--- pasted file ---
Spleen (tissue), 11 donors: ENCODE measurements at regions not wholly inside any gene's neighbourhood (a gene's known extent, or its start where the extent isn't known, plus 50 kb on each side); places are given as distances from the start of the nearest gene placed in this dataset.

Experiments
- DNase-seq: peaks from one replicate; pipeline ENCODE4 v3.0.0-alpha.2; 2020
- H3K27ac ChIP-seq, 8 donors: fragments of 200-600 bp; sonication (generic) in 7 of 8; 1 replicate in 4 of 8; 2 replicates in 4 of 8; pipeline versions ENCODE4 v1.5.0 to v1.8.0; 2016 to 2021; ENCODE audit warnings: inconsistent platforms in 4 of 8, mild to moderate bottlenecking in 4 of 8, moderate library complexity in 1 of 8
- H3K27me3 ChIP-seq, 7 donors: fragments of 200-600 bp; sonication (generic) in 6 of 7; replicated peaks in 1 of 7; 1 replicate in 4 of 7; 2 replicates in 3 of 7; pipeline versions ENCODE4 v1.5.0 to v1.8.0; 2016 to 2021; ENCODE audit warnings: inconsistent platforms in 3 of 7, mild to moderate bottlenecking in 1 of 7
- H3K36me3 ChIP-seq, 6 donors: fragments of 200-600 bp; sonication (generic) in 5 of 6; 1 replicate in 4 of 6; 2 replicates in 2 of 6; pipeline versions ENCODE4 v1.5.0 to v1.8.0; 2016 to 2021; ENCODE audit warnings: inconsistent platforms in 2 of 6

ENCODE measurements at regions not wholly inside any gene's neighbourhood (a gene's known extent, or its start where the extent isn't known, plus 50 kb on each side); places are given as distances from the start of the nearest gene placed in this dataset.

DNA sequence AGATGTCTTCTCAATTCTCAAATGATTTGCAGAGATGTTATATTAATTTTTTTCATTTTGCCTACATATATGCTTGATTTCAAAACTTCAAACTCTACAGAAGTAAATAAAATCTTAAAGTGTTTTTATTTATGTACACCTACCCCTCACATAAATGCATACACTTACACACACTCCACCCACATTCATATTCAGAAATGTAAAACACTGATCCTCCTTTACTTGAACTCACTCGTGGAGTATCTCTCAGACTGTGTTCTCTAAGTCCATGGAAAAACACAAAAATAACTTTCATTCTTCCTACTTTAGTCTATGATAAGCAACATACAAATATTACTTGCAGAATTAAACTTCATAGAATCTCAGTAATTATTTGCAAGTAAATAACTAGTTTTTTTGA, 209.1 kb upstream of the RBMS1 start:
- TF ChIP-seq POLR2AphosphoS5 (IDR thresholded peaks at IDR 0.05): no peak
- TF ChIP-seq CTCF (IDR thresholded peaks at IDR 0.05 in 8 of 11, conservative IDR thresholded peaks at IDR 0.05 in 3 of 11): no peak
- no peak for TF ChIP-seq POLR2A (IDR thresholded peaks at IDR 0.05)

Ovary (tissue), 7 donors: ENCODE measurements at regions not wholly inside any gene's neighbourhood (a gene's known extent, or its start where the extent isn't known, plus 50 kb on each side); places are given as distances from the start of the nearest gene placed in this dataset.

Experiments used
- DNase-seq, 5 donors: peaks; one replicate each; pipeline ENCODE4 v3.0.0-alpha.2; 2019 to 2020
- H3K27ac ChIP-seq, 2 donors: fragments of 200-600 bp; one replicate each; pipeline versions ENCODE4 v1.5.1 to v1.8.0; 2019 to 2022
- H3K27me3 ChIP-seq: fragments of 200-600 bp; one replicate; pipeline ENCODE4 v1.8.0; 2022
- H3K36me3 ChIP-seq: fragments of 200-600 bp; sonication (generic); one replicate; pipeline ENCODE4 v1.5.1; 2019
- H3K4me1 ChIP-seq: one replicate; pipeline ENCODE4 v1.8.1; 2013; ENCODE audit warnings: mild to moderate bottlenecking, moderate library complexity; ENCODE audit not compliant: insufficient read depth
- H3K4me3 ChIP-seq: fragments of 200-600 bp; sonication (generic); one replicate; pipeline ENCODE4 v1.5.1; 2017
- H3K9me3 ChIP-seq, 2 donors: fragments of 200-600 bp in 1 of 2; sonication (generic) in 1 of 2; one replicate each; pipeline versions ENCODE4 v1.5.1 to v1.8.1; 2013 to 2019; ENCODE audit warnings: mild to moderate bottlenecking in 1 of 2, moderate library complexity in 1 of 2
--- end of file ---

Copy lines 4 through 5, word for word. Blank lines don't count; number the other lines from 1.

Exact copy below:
- H3K27ac ChIP-seq, 8 donors: fragments of 200-600 bp; sonication (generic) in 7 of 8; 1 replicate in 4 of 8; 2 replicates in 4 of 8; pipeline versions ENCODE4 v1.5.0 to v1.8.0; 2016 to 2021; ENCODE audit warnings: inconsistent platforms in 4 of 8, mild to moderate bottlenecking in 4 of 8, moderate library complexity in 1 of 8
- H3K27me3 ChIP-seq, 7 donors: fragments of 200-600 bp; sonication (generic) in 6 of 7; replicated peaks in 1 of 7; 1 replicate in 4 of 7; 2 replicates in 3 of 7; pipeline versions ENCODE4 v1.5.0 to v1.8.0; 2016 to 2021; ENCODE audit warnings: inconsistent platforms in 3 of 7, mild to moderate bottlenecking in 1 of 7